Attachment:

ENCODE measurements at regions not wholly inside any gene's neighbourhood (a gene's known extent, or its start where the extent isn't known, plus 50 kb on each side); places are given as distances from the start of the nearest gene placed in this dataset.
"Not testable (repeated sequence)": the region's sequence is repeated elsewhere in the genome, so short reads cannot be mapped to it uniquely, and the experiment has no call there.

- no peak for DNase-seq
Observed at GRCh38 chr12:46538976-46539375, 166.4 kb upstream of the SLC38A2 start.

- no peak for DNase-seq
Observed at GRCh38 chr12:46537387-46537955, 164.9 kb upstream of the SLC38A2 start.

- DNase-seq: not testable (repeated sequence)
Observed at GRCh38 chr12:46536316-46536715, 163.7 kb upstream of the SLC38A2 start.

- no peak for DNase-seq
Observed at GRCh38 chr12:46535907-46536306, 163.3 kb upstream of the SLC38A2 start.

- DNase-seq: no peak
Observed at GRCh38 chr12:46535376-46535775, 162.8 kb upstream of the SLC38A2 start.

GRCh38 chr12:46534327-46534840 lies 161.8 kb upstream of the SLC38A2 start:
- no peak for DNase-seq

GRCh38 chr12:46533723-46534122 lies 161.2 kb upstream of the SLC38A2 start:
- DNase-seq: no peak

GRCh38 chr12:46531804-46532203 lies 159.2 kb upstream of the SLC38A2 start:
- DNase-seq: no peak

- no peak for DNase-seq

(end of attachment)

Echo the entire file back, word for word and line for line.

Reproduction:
ENCODE measurements at regions not wholly inside any gene's neighbourhood (a gene's known extent, or its start where the extent isn't known, plus 50 kb on each side); places are given as distances from the start of the nearest gene placed in this dataset.
"Not testable (repeated sequence)": the region's sequence is repeated elsewhere in the genome, so short reads cannot be mapped to it uniquely, and the experiment has no call there.

- no peak for DNase-seq
Observed at GRCh38 chr12:46538976-46539375, 166.4 kb upstream of the SLC38A2 start.

- no peak for DNase-seq
Observed at GRCh38 chr12:46537387-46537955, 164.9 kb upstream of the SLC38A2 start.

- DNase-seq: not testable (repeated sequence)
Observed at GRCh38 chr12:46536316-46536715, 163.7 kb upstream of the SLC38A2 start.

- no peak for DNase-seq
Observed at GRCh38 chr12:46535907-46536306, 163.3 kb upstream of the SLC38A2 start.

- DNase-seq: no peak
Observed at GRCh38 chr12:46535376-46535775, 162.8 kb upstream of the SLC38A2 start.

GRCh38 chr12:46534327-46534840 lies 161.8 kb upstream of the SLC38A2 start:
- no peak for DNase-seq

GRCh38 chr12:46533723-46534122 lies 161.2 kb upstream of the SLC38A2 start:
- DNase-seq: no peak

GRCh38 chr12:46531804-46532203 lies 159.2 kb upstream of the SLC38A2 start:
- DNase-seq: no peak

- no peak for DNase-seq